Kraken, which was founded in 2011, finds accounting management and data auditing as its mission.
Kraken reveals its accounts
Its inception is due to the mismanagement of Mt. Gox which was one of the most widely used exchanges in the past and saw the need to have its “numbers” audited to verify solvency and make ends meet.
Mt. Gox, unfortunately, did not survive for long as the situation it was in was too compromised to recover, and in essence, Kraken was almost a liquidator.
Kraken CEO Jesse Powell was at the forefront and has been present throughout the Mt. Gox affair from the very beginning, so who can better understand how transparency and a painstaking audit are needed to prove that the trust placed in them by investors is well placed and that most importantly the hedges are there.
“The biggest explosions were really these cases, like Mount Gox or Quadriga, where they have been insolvent for years. Since no one was aware of it, the problem could have gotten much worse as stock traders felt they could get out of the hole, perhaps swapping the way back to full reserve or profitability.”
Traditional banks (JP Morgan, Goldman Sachs, etc.) are forced into a system called “fractional reserve,” where deposits are insured up to $250,000 in case of default but institutions are only required to hold hedges for a percentage of accumulated funds.
In the cryptocurrency world, unfortunately to date, there is no real audit or control and many tokens or service companies pay external audits to keep an eye on accounts and hedges.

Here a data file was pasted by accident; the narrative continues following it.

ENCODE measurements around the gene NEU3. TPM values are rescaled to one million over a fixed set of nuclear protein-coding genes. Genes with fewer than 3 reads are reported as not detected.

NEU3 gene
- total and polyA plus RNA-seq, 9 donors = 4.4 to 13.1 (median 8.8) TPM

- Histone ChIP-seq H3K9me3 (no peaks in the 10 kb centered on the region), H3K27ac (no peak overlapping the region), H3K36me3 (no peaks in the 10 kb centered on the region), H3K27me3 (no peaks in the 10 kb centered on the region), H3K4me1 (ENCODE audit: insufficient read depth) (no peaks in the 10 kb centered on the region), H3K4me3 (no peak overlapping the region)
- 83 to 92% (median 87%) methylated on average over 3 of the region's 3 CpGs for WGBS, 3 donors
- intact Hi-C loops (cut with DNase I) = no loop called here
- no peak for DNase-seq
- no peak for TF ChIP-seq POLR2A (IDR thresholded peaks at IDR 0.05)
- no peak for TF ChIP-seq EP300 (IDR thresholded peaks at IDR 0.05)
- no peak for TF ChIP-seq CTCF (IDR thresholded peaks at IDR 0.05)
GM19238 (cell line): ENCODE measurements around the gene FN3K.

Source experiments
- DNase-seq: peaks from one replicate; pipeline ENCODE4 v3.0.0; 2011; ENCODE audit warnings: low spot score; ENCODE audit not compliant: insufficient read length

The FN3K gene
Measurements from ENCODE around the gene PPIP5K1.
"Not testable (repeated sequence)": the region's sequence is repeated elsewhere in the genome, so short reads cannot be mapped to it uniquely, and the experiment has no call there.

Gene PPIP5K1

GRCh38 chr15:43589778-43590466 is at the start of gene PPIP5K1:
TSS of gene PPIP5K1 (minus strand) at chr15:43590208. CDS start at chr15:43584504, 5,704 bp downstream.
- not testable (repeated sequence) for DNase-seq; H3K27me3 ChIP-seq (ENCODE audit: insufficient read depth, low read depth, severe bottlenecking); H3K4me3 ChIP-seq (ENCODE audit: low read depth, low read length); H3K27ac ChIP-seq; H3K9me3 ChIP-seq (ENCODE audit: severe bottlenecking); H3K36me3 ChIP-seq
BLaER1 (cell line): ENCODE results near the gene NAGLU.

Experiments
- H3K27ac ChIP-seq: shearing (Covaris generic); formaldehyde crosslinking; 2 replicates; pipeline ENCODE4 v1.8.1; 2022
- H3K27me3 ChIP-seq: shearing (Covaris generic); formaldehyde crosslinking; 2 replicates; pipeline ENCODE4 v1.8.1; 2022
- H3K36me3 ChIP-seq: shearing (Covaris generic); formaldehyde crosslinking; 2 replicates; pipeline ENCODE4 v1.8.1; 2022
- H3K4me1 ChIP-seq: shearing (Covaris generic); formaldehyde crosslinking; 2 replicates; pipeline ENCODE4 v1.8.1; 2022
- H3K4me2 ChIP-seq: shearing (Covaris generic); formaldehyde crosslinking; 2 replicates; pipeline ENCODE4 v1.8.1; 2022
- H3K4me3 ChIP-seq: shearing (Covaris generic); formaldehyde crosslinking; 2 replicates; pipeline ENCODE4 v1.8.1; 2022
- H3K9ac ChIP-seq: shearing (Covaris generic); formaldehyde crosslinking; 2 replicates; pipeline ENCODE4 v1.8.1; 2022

In the case of Kraken for example, the company has brought out yet another proof of reserve, a document that allows its customers to check solvency.
The task was done by Armanino LLP, (a top 25 global accounting firm) which checked 63% of the total balances held by Kraken finding that the covered assets involved Bitcoin, Ethereum, USD Tether, XRP, Cardano, and Polkadot.
The Staking Out Chain that was adopted is a procedure by which investors earn an additional return on their holdings by reinvesting in a margin pool where Tokens can be borrowed to generate interest.
These generated values are included in the attestation, however, the solvency risk remains regardless of the type of loan, especially if the Staking Out Chain is used since the audit checks are done on a one-time basis and not daily.
“One of the criticisms of the first audit we did, in 2014, was that this was just a moment. You don’t know if we just borrowed 100,000 bitcoins from one of our investors or something to take this snapshot. And then, you know, we sent it back five minutes later. If you run this attestation release more frequently, you are less likely to do this type of thing and more likely to be detected. Let’s say, for example, you see 100,000 coins moving, you know, on the 30th of every month in a chain. Perhaps at some point these could also be done in real-time.”
That was Powell’s comment on the matter.
Tether, for example, has been using MHA Holdings to produce its stock certificates and for the future has already announced that it will use Italy’s BDO, which is one of the top five audit firms in the world.
“When or if we become a public company, we should disclose these types of financial data. And, you know, maybe we could do it, even ahead of time.”
As for the difficulty of finding a certified audit partner worthy of its reputation, the CEO said:
“There is a risk that if you fail as an auditor and sign something that turns out to be false, your entire reputation will be burned and no one will trust you anymore. This isn’t a direct analogy, but no one wants to be the next Arthur Andersen (the now defunct Chicago-based accounting firm that previously audited Enron).”